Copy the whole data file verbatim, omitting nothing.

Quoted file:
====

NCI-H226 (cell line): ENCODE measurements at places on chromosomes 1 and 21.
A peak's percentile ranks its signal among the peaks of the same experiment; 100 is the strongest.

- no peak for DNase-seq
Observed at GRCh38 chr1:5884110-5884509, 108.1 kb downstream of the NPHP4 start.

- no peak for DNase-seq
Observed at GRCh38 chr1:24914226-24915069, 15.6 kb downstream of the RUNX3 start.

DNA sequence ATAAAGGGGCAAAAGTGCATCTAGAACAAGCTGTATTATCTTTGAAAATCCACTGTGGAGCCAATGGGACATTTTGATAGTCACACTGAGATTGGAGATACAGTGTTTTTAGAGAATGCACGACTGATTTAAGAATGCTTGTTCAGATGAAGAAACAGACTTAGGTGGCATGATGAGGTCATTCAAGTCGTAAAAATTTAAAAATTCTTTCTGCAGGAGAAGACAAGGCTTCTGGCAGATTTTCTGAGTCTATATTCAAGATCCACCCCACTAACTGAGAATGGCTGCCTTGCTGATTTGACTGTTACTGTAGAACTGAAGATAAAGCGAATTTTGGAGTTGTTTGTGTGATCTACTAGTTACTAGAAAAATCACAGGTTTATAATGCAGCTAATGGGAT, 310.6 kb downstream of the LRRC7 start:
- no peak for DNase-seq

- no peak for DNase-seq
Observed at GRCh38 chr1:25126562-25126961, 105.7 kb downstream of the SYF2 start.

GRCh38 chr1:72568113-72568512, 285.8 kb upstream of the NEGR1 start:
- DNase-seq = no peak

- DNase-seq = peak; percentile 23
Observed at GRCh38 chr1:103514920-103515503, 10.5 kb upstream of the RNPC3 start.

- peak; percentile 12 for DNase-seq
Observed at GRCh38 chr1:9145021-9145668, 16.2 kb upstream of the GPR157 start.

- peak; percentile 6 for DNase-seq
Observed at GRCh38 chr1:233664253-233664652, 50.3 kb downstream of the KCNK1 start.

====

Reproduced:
NCI-H226 (cell line): ENCODE measurements at places on chromosomes 1 and 21.
A peak's percentile ranks its signal among the peaks of the same experiment; 100 is the strongest.

- no peak for DNase-seq
Observed at GRCh38 chr1:5884110-5884509, 108.1 kb downstream of the NPHP4 start.

- no peak for DNase-seq
Observed at GRCh38 chr1:24914226-24915069, 15.6 kb downstream of the RUNX3 start.

DNA sequence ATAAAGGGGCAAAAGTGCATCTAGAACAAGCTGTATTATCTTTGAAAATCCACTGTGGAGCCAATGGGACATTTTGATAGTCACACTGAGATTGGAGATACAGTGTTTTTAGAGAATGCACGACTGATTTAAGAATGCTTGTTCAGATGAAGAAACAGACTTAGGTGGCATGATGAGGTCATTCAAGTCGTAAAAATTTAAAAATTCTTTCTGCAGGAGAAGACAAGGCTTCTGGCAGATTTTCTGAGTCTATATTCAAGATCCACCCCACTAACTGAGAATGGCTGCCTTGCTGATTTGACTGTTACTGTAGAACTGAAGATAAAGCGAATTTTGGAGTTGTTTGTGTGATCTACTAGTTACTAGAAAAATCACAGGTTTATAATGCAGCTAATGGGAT, 310.6 kb downstream of the LRRC7 start:
- no peak for DNase-seq

- no peak for DNase-seq
Observed at GRCh38 chr1:25126562-25126961, 105.7 kb downstream of the SYF2 start.

GRCh38 chr1:72568113-72568512, 285.8 kb upstream of the NEGR1 start:
- DNase-seq = no peak

- DNase-seq = peak; percentile 23
Observed at GRCh38 chr1:103514920-103515503, 10.5 kb upstream of the RNPC3 start.

- peak; percentile 12 for DNase-seq
Observed at GRCh38 chr1:9145021-9145668, 16.2 kb upstream of the GPR157 start.

- peak; percentile 6 for DNase-seq
Observed at GRCh38 chr1:233664253-233664652, 50.3 kb downstream of the KCNK1 start.